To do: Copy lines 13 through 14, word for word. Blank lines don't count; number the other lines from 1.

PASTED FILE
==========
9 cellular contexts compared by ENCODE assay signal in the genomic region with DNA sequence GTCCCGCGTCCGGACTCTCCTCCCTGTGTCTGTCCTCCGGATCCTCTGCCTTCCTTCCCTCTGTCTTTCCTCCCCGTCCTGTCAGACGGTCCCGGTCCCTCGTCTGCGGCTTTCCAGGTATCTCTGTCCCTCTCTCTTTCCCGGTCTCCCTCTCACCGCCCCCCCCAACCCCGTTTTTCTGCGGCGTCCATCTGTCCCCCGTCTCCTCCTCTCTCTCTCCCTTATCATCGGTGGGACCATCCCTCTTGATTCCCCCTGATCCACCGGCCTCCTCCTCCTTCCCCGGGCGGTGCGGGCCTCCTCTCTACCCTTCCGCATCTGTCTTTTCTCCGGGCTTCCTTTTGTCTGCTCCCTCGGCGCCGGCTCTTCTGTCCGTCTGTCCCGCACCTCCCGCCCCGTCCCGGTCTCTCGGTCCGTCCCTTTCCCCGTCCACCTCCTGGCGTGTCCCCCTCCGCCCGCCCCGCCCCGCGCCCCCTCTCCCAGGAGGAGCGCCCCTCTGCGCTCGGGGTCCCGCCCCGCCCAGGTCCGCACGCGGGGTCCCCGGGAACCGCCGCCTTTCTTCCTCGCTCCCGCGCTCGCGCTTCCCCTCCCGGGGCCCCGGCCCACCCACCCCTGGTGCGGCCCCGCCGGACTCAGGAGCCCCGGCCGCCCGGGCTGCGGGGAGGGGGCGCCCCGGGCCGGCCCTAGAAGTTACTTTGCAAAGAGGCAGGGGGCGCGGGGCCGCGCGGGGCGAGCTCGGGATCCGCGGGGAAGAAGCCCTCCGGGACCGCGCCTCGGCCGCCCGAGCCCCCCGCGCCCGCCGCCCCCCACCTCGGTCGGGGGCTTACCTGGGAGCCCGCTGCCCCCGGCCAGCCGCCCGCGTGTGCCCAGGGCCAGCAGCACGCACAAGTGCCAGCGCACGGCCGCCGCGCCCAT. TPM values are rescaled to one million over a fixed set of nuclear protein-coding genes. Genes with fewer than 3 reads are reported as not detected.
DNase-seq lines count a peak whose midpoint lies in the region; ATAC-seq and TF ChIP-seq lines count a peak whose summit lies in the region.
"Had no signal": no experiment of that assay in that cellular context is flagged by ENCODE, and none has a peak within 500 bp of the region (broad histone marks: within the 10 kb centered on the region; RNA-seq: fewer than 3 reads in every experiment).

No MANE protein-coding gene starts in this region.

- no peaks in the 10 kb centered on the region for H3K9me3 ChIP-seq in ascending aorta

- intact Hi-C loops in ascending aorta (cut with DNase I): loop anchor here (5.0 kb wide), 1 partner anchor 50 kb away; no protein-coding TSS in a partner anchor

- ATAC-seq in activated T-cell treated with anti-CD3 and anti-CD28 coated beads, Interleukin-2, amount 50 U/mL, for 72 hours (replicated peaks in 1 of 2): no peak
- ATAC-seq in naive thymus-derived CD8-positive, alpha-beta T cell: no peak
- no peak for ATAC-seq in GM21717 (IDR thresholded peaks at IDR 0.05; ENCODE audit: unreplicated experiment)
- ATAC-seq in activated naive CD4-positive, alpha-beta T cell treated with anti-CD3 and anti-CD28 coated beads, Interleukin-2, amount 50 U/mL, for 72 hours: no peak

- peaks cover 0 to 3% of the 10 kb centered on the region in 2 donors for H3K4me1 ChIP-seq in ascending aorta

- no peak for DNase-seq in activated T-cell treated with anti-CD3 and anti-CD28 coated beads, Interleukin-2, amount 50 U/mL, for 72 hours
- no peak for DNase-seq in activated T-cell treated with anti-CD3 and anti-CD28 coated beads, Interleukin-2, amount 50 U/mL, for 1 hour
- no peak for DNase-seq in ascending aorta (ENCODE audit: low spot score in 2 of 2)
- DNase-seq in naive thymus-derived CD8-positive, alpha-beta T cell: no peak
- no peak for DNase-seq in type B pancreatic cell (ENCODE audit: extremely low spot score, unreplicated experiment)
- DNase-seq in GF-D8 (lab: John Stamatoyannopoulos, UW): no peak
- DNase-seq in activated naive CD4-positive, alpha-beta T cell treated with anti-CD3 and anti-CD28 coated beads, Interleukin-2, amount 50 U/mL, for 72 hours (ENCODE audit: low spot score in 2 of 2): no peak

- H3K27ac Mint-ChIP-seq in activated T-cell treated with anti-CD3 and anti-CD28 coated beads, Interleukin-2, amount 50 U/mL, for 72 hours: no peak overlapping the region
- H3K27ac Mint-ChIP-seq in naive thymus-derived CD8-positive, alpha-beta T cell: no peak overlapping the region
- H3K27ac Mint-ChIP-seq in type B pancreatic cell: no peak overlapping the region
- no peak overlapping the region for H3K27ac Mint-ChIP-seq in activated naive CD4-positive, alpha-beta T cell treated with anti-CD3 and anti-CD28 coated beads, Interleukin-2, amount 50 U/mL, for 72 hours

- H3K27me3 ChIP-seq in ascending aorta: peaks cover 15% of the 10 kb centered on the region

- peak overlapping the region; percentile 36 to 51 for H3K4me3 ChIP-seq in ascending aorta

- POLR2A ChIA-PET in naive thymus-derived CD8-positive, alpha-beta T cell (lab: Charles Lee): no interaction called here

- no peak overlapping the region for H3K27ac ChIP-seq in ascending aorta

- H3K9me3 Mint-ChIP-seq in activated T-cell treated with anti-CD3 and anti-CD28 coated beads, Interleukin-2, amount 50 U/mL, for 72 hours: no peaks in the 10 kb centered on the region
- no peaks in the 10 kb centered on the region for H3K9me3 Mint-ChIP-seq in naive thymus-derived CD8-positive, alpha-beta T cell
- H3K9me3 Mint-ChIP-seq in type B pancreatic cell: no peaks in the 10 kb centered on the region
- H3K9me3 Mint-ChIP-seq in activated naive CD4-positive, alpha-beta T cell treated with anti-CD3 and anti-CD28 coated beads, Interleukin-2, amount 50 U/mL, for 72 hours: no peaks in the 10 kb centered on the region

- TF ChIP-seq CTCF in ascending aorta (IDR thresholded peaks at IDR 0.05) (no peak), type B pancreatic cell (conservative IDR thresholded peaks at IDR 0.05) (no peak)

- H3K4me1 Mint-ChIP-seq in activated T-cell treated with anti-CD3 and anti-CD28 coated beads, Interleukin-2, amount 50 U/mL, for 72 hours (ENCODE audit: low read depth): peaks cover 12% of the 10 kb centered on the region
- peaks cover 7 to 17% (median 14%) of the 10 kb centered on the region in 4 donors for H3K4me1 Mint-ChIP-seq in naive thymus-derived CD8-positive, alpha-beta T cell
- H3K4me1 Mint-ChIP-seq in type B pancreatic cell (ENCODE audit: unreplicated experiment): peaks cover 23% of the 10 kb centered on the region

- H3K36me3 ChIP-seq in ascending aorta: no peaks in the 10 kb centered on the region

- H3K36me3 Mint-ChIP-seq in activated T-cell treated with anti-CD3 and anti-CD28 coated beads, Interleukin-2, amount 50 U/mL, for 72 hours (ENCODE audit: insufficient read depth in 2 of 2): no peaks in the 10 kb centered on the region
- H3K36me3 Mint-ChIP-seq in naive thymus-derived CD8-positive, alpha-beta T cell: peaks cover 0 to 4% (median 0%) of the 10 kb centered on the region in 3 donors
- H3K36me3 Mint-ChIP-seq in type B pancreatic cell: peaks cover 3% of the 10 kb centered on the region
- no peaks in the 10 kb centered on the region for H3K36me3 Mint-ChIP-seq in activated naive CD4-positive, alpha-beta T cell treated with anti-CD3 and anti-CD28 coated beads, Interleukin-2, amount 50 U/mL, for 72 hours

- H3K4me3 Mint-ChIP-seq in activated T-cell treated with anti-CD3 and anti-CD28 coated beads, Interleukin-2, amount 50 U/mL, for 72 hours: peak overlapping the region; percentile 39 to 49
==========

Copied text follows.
- no peak for DNase-seq in activated T-cell treated with anti-CD3 and anti-CD28 coated beads, Interleukin-2, amount 50 U/mL, for 1 hour
- no peak for DNase-seq in ascending aorta (ENCODE audit: low spot score in 2 of 2)